|Topic Review (Newest First)|
|09-01-2009 07:23 PM|
If I were coating something important, like the mast, I would use quality products, and follow instructions, to a tee as well.
However, 2 season ago, I needed to redo my 30 year old Bomar Hatch frames (before putting new acrylic in them) and rebedding.
I cleaned all paint off with a wire wheel, then cleaned with vinigar, and sprayed them with a primer (made for aluminum, from an auto parts store).
As I wanted them black, and didn't mind a bit of texture, I sprayed them with a can of truck bedliner / auto rockpanel rubberized paint.
Time will tell, but it's been two seaons, and thye still look perfect.
I think one has to consider the project, and it's impact on the total boat.
I would put more effort and $$ into redoing hatches on a classic, 1/2 million $ yacht, than I would on my 30 year old 30'er. The rest of the boat is in decent shape, but by no means pristine. To spend mega $$ and time, on finish, would not make sense to me.
|09-01-2009 05:47 PM|
Originally Posted by SiXeVeN View Post
I had a few small items that needed to be refinished. I took them to a powder coat shop. They look great and have a very tough finish.
|09-01-2009 05:15 PM|
As i WAS NOT about to buy a can of black Perfection to paint a some cleats and both end-fittings of the boom i went the rattle can route
I just got them real CLEAN and used Rustolem primer and black paint and after one season in saltwater they look fine NOT as fine as the Perfection but fine enough
|09-01-2009 04:14 PM|
I was looking at that interlux system. I was hoping to not have to go that direction as I only have a few small things to paint and I would have to pick up nearly 3 quarts of material between all three steps.
BTW, Are you able to brush on the Primewash?
|09-01-2009 07:48 AM|
You only have 24 HOURS to overcoat
If you not using one paint makes system your doing a cocktail and its diffcult to say were you went wrong other than its easy to go wrong
|09-01-2009 07:27 AM|
I really question if it is in fact zinc chromate, because it's purpose is to facilitate a paint to stick like grim death.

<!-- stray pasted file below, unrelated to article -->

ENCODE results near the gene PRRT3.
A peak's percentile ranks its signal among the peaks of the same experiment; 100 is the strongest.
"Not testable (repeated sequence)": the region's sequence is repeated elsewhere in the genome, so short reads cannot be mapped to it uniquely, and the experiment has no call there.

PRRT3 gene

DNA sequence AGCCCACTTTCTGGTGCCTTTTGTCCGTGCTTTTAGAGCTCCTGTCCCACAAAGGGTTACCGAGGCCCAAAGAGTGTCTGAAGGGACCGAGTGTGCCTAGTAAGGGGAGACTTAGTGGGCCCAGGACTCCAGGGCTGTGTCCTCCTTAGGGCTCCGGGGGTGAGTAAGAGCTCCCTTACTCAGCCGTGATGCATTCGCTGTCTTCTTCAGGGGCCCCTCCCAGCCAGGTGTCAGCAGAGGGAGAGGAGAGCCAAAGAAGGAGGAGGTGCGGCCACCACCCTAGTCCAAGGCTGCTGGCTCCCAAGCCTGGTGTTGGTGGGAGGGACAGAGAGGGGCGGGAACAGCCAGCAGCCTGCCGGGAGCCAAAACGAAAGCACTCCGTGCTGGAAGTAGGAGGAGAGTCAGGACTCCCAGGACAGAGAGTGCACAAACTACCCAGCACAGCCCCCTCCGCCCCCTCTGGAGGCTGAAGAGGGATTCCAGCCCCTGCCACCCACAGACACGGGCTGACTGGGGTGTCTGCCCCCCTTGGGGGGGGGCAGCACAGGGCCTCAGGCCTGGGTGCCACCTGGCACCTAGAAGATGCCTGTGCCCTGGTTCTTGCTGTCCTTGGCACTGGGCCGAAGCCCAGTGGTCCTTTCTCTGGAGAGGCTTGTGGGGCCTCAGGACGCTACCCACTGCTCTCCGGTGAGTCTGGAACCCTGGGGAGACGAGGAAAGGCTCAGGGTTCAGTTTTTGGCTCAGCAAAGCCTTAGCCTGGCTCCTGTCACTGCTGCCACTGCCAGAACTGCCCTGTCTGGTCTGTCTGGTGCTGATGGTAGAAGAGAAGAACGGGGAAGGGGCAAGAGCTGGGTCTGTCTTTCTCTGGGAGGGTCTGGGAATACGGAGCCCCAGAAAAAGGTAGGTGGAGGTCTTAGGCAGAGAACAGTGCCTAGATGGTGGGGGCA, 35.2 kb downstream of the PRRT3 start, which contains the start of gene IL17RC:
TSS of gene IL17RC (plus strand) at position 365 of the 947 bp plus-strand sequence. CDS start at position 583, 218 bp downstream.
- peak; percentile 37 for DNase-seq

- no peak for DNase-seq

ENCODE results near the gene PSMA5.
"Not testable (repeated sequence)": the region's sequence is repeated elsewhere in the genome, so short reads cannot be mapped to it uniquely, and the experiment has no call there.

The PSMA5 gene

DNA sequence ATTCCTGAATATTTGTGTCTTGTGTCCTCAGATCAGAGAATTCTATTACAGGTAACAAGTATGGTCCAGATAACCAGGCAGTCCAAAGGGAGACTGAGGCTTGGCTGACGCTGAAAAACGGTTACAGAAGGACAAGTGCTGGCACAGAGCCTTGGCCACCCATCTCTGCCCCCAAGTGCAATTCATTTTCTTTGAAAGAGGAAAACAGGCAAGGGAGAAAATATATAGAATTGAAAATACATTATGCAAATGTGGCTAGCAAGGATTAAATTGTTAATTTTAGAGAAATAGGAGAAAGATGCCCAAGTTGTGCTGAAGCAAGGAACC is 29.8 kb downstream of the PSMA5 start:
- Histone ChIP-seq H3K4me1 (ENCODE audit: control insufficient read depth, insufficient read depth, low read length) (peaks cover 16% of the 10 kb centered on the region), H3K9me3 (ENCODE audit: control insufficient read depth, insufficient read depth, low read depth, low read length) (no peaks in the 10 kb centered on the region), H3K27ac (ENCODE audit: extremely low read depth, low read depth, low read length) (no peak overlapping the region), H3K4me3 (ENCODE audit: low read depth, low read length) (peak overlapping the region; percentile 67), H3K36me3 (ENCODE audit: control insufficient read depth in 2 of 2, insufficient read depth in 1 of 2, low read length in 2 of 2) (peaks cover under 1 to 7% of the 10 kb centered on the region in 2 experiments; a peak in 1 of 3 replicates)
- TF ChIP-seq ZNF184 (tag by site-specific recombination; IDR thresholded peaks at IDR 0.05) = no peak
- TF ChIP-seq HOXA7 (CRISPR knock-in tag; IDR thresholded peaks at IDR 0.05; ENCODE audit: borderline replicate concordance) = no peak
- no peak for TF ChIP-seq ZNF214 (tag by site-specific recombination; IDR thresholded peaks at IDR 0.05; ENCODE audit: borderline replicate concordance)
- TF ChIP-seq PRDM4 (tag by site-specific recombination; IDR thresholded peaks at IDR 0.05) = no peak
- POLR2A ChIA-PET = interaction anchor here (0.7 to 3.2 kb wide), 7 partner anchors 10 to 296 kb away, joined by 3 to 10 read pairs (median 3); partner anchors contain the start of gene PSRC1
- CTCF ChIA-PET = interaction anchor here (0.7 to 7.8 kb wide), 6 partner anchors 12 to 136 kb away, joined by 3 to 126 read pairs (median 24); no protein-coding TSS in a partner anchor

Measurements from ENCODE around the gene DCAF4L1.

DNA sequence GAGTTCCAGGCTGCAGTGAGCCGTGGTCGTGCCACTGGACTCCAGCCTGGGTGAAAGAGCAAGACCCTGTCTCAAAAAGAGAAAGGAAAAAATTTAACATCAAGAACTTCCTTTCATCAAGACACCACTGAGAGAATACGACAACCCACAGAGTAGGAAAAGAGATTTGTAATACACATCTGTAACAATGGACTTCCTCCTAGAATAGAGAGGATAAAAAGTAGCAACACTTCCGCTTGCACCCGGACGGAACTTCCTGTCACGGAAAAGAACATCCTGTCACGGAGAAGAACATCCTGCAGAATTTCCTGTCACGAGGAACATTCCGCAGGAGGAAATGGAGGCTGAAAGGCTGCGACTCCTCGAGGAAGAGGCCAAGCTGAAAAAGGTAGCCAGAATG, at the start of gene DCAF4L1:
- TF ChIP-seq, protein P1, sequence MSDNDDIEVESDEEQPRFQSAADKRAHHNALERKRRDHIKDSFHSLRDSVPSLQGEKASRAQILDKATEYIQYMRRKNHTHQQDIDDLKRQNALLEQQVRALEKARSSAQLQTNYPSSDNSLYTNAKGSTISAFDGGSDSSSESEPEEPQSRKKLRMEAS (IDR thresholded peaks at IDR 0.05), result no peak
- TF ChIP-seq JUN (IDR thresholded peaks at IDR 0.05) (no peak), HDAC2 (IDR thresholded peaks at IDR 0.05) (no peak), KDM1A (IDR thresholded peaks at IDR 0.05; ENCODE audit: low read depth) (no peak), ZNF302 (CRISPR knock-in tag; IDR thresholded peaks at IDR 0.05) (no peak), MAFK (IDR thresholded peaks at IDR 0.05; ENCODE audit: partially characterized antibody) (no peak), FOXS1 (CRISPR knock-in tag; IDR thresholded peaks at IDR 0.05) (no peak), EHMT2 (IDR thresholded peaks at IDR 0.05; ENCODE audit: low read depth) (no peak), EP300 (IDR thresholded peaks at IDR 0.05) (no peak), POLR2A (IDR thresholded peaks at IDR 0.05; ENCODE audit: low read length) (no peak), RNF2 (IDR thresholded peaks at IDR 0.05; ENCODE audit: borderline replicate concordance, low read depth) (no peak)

A light green color suggests to me that it is in face a teflon primer, in which case nothing will stick.
Put a drop of water on it, and if it forms a bead, it's teflon. If it spreads out and wets the surface, then it is zinc chromate, which by the way has a brown color.
Hope this helps.
|09-01-2009 06:11 AM|
Perfection 2 part over a 404/414 Epoxy Primekote should last a lifetime when placed over an acid etched mast.
Now the issue is what was the zinc chromate paint base coat made from? enamel? Sounds like you may be forced to use an enamel topcoat to remain compatible. You need to find out what the zinc paint really was.
|08-31-2009 07:45 PM|
Aluminum painting issues.
Ok, so I am painting some aluminum hardware. I know to acid etch and have zinc chromate primed the metal. The issue is that the zinc chromate is like teflon or something The chromate is bonded solid to the aluminum but unless I want baby poo green colored hardware, I can't get any topcoat to bond.
Any paint that I coat over the chromate barely sticks. I can peel it off with a fingernail! What is the secret? If I heavy sand the primer for more bite, I end up cutting through the primer. Can you use a traditional primer on top of the zinc chromate? Then use your top coat on top of that?
Help would be greatly appreciated.
I haven't tried a two part polyurethane paint yet...maybe that is the trick but I don't want to spend the big $$$ on the paint and have it still not stick.